Health Care Reform for Adults with Developmental Disabilities: an update – San Francisco Chronicle (blog)
“I recently saw for the first time an 18 year old woman with several severe developmental issues. I am happy to see her, but I have no training in any of the problems that she has, and she has no problems in which I am trained. I am worried that the care she would get from me would not be the highest. None of my colleagues have any more expertise than I do, which is a weakness of our clinical program.”
This is the kind of complaint that Dr. Clarissa Kripke,Director, Developmental Primary Care, Department of Family and Community Medicine at UCSF hears all too often, and why The Arc San Francisco, The Golden Gate Regional Center, The Health Plan of San Mateo and the faculty of UCSF have developed a pilot program, The CART MODEL that will provide care and health care coordination for youth and adults with developmental disabilities.
In case you wondered:
Clinical services in University and community settings
Advocay to influence policy
Research programs in health services and education to rigorously study the cost effectiveness of clinical and training innovations
Training and technical assistance for medical professionals and caregivers
The plan will include yearly health assessments conducted by experienced developmental disability nurse practitioners to ensure that the needs of individuals with developmental disabilities and their caregivers do not go unrecognized.
The plan will also provide training for family and professional caregivers in how to recognize when medical attention is needed.
This past weekend, a summit on health care and developmental disabilities convened at UCSF to share the progress made by the CART Collaborative and to identify ways to move forward. Dr. Lucy Crain, co-director of the Developmental Disabilities Medical Update Conference at UCSF (Register now-it fills up!) opened the meeting with an eloquent talk that made the case for improving healthcare for people with developmental disabilities.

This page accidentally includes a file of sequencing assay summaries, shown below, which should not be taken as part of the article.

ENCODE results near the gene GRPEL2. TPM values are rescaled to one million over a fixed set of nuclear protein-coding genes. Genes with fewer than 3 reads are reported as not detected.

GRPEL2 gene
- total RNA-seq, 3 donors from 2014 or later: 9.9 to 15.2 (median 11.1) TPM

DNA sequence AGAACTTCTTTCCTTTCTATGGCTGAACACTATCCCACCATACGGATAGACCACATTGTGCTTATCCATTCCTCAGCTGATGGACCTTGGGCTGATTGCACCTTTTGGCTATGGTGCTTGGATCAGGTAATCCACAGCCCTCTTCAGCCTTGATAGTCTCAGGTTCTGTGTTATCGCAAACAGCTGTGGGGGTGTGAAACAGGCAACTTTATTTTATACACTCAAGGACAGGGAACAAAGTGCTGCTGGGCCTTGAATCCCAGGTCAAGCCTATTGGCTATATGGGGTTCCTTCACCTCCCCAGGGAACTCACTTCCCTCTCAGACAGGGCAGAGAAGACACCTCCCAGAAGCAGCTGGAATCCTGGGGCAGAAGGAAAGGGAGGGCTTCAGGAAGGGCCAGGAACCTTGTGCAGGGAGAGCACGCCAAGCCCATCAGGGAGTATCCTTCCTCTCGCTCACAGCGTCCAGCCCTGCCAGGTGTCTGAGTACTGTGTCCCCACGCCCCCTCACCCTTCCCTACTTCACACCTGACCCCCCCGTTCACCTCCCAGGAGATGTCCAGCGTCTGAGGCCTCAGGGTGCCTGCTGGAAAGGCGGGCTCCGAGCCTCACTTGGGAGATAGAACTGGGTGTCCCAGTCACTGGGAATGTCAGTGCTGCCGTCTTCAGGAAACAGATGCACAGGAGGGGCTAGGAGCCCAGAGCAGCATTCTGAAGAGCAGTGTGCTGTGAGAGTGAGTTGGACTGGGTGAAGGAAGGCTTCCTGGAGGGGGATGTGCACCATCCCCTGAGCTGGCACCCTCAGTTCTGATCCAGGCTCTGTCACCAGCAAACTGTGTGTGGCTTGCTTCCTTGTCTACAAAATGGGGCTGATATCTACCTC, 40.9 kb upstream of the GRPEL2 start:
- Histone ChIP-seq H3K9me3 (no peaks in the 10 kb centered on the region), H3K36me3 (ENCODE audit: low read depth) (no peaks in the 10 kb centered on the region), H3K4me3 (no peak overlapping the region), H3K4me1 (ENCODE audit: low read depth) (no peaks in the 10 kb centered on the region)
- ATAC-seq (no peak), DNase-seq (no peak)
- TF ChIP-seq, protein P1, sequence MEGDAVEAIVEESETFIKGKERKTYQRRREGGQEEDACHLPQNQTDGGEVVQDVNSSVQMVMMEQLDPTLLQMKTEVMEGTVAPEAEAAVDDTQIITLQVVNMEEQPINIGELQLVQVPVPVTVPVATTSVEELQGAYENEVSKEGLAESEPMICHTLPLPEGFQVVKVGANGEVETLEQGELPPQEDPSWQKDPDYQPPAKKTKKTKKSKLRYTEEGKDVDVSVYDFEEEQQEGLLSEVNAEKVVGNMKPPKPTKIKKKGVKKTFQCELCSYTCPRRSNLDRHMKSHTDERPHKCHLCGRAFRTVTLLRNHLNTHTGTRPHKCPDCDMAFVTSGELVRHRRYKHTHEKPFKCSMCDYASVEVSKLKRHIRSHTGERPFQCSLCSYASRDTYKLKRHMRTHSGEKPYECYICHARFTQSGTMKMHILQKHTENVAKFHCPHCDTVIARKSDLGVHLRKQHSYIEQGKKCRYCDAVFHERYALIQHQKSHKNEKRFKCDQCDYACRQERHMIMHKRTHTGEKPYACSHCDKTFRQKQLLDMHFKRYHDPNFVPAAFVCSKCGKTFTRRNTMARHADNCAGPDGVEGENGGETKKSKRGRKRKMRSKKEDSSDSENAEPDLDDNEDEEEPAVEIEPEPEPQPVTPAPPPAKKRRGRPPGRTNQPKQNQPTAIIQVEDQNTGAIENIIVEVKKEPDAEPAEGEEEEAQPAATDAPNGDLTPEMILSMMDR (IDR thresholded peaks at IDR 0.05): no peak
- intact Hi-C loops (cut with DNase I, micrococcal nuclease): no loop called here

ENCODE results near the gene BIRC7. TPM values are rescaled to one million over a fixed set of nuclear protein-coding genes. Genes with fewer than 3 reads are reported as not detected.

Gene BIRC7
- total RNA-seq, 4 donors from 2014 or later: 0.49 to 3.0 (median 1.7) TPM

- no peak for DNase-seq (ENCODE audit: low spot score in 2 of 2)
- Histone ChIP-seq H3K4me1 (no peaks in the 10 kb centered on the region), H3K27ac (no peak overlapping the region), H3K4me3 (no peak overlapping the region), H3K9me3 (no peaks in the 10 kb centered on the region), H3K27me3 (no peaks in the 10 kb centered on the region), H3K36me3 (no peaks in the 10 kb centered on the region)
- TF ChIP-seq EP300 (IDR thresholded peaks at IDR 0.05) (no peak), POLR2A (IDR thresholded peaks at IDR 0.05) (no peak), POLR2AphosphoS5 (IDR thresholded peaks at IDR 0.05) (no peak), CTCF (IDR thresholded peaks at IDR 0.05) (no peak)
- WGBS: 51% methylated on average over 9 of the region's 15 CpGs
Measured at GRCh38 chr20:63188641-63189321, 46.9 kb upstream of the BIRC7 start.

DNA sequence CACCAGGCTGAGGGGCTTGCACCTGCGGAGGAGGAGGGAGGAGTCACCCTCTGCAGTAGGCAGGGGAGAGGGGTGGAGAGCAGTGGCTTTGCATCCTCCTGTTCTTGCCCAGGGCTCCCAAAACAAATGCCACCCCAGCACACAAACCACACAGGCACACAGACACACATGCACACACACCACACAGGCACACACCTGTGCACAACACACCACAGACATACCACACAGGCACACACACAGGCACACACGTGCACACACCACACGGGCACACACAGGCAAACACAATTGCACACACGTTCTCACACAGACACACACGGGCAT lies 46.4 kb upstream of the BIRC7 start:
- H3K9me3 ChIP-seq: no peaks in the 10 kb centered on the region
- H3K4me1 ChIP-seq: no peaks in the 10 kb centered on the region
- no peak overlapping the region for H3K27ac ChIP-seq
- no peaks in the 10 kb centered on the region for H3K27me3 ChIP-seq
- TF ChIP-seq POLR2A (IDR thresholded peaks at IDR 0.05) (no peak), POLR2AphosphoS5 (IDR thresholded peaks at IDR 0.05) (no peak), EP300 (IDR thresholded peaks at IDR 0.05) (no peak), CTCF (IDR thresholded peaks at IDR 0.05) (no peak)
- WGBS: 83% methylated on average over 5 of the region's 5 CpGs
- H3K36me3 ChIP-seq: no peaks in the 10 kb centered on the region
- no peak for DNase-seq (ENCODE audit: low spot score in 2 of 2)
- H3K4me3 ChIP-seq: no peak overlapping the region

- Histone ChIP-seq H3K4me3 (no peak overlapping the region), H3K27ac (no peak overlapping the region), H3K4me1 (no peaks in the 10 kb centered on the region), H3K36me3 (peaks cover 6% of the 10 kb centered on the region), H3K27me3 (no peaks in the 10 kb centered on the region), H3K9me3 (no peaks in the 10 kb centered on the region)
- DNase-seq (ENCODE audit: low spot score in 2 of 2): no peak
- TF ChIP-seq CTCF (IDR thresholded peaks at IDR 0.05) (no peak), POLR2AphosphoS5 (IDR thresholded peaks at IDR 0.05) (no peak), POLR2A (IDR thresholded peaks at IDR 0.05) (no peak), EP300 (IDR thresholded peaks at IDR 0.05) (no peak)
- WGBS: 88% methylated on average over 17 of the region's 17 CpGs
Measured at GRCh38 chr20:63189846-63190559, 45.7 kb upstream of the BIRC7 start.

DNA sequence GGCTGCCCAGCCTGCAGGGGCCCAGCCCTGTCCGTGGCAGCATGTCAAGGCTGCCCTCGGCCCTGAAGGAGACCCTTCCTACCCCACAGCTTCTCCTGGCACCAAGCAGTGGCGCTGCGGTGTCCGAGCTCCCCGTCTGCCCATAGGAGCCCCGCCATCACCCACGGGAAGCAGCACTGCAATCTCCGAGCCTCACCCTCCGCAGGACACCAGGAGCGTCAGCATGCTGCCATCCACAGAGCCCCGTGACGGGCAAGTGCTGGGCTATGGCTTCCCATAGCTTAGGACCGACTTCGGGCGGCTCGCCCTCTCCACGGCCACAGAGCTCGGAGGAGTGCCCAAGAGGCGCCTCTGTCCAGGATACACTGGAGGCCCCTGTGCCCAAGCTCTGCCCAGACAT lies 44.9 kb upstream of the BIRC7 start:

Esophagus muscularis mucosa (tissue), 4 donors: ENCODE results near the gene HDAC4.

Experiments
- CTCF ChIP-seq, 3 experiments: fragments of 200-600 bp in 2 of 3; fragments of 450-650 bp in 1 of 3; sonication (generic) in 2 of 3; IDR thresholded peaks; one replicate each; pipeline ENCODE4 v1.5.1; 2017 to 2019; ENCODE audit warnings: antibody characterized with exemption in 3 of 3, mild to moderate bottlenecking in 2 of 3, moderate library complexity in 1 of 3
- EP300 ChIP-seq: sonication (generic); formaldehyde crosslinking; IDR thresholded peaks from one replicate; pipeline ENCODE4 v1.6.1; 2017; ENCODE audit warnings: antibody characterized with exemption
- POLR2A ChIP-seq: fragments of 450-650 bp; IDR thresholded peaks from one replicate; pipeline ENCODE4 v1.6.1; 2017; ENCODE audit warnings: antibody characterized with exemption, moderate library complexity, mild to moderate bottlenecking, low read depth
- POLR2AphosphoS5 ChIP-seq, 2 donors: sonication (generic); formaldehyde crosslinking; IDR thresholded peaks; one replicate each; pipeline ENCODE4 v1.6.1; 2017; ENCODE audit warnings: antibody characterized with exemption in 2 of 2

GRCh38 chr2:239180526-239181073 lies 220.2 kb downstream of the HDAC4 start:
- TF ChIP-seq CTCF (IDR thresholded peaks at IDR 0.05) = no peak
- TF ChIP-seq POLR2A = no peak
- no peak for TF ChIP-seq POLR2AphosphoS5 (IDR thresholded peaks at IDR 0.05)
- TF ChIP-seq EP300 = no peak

Updates from the CART Collaborative were followed by actual stories from the field:
- Josh Bamberger, MD, San Francisco Department of Health on Health and Housing
- Molly Kennedy, a Consumer’s perspecitive
- Lynne O’Hara, RN from the Special Hope Foundation on funding issues and trends
- Paul Glassman, DDS on Home Dental Care
The progress that has been made by the CART Collaborative is inspiring. Dr. Mary Giamonna of the Health Plan of San Mateo shared the great strides that have been made in the development of the Esperanza Clinic, a pilot program that will pave the way for other clinics. She is actively recruiting MD’s and staff, and patients with developmental disabilities are anxious for the clinic to open.
Jennifer Dresen talked about the ways in which The Arc San Francisco is building a structure for Health Advocacy. Dr. Megumi Okurmura of UCSF explained the need for research to help her team understand the needs of the DD community, so that effective healthcare and community programs can be created with the goal of improving the lives of the developmentally disabled. Research is also needed to inform and guide policy makers (more about this later).
Dr. Clarissa Kripke talked about training (who needs it? Not just physicians. Patients, family,caregivers,case coordinator and many, many more…) See the online toolkit developed by the Office of Developmental Primary Care HERE.
Wow, with all this great momentum, lets just sit back and wait for things to happen, right?
If you have a family member of someone with a developmental disability, or if you have a developmental disability and advocate for your own health needs, policy makers need to hear from you. Contact advocacy organizations (ASAN, Autism Speaks, TASH,Arc, AAIDD, AUCD, and People First are some examples) and tell them your stories. Tell them that you want to help make health care for the disabled a priority.
Got autism questions? Need resources? Email me here email@example.com and I will do my very best to help.
Read the first three chapters of A REGULAR GUY: GROWING UP WITH AUTISM here.